SILKAIR OF SINGAPORE is drawing up plans to re-equip its fleet with a new range of larger and longer range 150-seat and 100-seat aircraft over the next five years.
The carrier says that its existing fleet of five 118-seat Boeing 737-300s needs to be replaced if it is to keep pace with growth in passenger traffic and open up new regional destinations in Asia. It wants to begin introducing a new 150-seat aircraft from late 1998 onwards.
"With the 737-300, we're hitting our limit at 4h," says SilkAir general manager Michael Chan. "There are parts of China that are further than 4h away, and so if you want to be able to expand a little bit further, we need a longer-range aircraft," he adds. SilkAir now operates to Kunming and Xiamen in southern China, but would like to extend this to the popular tourist destination of Chengdu and possibly Guilin. An aircraft with an endurance of 5-6h would "-open up a little bit bigger world for use," says Chan.
At the same time the airline is beginning to search for a larger capacity replacement for its 78-seat Fokker 70s, which are leased until 2000. The aircraft are now being used mainly on start-up routes to Indonesia, but as markets mature, SilkAir is thinking of opting for two 100-seat size jet-powered aircraft.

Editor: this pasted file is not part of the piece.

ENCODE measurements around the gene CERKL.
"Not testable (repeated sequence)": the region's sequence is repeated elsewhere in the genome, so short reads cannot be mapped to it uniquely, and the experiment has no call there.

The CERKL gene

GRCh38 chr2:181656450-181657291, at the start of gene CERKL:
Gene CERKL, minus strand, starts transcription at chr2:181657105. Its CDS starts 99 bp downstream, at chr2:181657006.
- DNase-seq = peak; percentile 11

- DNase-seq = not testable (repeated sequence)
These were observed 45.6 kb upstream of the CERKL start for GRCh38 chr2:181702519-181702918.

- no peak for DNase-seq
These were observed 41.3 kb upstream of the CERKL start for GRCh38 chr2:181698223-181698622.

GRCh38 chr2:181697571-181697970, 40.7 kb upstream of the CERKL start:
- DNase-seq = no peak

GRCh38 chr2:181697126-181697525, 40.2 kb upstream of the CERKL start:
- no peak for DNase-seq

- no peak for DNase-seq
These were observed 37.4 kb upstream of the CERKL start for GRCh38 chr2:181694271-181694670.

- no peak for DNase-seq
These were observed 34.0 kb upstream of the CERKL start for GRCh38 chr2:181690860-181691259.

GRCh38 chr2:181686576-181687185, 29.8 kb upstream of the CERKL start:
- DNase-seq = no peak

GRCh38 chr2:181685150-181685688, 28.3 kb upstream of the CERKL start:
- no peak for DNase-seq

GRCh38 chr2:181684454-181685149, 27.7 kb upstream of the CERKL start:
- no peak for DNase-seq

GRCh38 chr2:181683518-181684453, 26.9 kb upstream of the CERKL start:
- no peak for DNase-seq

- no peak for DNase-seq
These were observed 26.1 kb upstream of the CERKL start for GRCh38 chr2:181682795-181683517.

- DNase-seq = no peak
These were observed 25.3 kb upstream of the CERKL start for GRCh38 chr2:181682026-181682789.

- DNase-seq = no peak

Chan says that SilkAir would ideally like to replace its 737-300s and Fokker 70s with a common family of aircraft. Its interest is focused primarily on the Airbus A319/A320, Boeing 737-600/700/ 800 and McDonnell Douglas MD-90 and MD-95.
No final decision has been taken on the number of aircraft needed, or whether to purchase or lease the new jets. It will depend on how many 737-300s are retained, if any, explains Chan. He adds: "It could be a mix of purchases and leases -we would have to look at the tax benefits."
The airline has already started talks with competing airframe manufacturers and expects to ask for formal proposals by the end of the year, with final selection due in 1997. In the interim SilkAir has signed a letter of intent to lease a sixth 737-300 from General Electric Capital for three years .
Source: Flight International